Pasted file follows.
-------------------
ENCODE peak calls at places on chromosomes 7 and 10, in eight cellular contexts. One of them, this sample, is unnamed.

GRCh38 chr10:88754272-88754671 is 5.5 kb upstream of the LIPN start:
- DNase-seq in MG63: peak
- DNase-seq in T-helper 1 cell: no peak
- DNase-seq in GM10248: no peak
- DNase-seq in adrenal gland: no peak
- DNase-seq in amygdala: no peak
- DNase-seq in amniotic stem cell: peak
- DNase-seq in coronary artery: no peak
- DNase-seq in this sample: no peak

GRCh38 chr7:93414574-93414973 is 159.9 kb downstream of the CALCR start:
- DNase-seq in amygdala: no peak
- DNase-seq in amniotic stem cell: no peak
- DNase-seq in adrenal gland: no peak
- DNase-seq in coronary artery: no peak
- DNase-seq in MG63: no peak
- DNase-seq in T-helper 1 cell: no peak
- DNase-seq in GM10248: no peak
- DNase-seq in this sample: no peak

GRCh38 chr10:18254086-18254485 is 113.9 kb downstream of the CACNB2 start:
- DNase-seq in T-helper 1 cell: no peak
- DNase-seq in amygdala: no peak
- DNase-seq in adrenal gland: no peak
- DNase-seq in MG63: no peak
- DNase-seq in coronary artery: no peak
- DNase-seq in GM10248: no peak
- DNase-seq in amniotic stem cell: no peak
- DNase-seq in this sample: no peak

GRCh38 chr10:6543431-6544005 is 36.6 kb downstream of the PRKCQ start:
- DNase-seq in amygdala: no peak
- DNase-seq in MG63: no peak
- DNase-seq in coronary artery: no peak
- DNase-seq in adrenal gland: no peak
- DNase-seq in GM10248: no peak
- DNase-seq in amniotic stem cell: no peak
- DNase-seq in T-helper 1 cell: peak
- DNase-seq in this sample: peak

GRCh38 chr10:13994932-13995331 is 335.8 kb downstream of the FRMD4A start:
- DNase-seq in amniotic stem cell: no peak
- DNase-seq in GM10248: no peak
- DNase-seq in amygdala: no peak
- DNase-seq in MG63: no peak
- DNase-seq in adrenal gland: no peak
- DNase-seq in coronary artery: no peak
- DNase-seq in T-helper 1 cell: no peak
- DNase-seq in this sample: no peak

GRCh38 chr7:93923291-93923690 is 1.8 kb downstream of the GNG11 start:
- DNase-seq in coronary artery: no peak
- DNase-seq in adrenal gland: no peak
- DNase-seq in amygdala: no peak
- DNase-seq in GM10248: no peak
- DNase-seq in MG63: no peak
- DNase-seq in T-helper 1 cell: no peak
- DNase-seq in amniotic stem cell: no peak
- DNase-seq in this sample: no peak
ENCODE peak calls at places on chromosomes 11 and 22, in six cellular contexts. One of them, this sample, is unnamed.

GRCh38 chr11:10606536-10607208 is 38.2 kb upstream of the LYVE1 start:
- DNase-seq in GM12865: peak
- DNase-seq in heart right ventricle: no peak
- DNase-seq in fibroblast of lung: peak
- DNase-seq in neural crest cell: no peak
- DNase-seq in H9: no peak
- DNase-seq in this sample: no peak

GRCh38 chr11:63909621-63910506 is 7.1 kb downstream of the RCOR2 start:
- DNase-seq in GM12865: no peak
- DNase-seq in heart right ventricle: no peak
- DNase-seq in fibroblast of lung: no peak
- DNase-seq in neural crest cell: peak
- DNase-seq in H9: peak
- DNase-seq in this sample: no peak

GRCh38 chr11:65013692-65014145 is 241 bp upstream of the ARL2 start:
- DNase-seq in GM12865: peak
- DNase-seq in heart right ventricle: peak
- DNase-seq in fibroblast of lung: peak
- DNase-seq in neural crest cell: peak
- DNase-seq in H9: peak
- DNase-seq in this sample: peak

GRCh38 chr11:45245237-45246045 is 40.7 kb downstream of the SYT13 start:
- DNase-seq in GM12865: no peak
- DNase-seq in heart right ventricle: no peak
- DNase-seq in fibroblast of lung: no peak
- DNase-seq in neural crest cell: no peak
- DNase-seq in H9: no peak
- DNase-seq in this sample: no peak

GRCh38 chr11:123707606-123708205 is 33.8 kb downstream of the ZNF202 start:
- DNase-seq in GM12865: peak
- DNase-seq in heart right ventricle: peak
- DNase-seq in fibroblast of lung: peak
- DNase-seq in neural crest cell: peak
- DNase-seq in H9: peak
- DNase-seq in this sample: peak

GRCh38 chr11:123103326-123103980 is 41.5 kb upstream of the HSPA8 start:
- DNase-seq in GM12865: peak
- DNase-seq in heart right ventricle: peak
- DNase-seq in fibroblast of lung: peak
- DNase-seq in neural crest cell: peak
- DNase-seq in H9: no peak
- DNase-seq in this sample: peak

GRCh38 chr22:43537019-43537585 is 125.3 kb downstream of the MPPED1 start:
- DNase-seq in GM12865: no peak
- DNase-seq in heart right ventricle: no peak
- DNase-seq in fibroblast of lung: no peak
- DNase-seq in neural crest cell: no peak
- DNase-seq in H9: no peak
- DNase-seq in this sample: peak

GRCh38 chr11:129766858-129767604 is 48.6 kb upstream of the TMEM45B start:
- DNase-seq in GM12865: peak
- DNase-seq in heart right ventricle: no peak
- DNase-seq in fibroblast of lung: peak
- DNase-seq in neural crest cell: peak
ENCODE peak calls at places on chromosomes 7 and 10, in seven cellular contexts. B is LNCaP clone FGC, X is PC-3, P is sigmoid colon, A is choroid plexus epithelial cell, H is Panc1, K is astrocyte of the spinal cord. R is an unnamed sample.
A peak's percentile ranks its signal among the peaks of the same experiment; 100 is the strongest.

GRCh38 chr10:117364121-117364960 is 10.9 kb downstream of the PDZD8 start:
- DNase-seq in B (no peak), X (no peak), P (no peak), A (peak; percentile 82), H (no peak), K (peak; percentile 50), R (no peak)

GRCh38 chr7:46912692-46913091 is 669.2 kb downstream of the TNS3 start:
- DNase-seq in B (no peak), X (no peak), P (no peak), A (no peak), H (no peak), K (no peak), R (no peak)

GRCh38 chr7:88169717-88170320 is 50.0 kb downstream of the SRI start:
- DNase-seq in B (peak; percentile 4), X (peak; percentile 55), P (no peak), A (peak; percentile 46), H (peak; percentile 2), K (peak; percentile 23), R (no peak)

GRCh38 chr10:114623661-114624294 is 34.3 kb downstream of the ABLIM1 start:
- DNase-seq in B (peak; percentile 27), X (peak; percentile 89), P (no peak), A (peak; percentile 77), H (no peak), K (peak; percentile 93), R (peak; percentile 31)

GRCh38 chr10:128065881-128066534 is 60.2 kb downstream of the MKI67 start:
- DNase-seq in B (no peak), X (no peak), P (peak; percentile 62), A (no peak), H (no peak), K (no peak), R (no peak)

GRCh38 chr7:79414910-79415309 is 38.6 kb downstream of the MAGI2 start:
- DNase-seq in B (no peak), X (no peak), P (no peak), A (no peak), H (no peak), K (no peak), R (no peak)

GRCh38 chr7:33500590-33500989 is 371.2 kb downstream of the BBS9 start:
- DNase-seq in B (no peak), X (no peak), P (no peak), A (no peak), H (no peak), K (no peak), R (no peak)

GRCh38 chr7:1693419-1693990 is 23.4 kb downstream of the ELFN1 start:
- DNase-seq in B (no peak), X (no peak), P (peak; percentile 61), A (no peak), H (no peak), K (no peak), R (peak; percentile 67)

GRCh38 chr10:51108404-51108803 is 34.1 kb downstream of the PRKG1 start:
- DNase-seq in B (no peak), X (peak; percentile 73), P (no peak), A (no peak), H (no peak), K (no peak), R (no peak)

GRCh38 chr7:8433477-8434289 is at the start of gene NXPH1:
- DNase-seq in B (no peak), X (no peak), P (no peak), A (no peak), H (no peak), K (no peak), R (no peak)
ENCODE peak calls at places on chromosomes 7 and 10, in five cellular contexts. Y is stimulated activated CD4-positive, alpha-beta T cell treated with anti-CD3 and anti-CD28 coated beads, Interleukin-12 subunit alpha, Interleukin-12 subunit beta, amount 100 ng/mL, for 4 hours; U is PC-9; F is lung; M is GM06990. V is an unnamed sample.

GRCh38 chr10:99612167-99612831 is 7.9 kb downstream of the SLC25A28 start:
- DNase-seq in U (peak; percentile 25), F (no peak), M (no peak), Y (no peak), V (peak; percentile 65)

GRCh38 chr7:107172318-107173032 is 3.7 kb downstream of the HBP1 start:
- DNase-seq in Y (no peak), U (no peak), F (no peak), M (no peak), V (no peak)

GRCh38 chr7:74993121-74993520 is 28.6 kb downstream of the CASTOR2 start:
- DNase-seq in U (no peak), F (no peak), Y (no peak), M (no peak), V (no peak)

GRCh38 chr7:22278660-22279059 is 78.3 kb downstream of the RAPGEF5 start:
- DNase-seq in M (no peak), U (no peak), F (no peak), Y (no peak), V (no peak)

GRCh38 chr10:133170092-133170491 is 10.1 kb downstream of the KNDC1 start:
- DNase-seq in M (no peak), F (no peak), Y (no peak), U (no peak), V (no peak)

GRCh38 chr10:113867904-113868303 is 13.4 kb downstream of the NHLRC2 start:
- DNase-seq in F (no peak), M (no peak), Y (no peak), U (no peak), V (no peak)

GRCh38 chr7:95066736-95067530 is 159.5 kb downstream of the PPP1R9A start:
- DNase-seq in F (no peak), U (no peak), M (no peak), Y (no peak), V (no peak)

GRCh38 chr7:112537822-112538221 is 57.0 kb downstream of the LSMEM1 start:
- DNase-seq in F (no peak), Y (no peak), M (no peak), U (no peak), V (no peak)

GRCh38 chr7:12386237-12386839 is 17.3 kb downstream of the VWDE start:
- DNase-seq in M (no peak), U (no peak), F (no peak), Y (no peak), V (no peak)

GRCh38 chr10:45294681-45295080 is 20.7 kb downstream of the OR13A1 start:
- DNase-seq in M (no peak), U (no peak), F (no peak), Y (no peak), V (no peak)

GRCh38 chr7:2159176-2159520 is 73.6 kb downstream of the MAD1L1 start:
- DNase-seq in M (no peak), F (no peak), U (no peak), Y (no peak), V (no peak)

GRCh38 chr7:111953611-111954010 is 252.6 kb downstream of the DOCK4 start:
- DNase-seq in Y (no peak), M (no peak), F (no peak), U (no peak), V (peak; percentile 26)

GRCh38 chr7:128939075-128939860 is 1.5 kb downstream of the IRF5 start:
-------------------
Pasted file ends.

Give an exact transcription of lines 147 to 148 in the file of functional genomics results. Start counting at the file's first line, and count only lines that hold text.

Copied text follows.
- DNase-seq in F (no peak), U (no peak), M (no peak), Y (no peak), V (no peak)

GRCh38 chr7:112537822-112538221 is 57.0 kb downstream of the LSMEM1 start: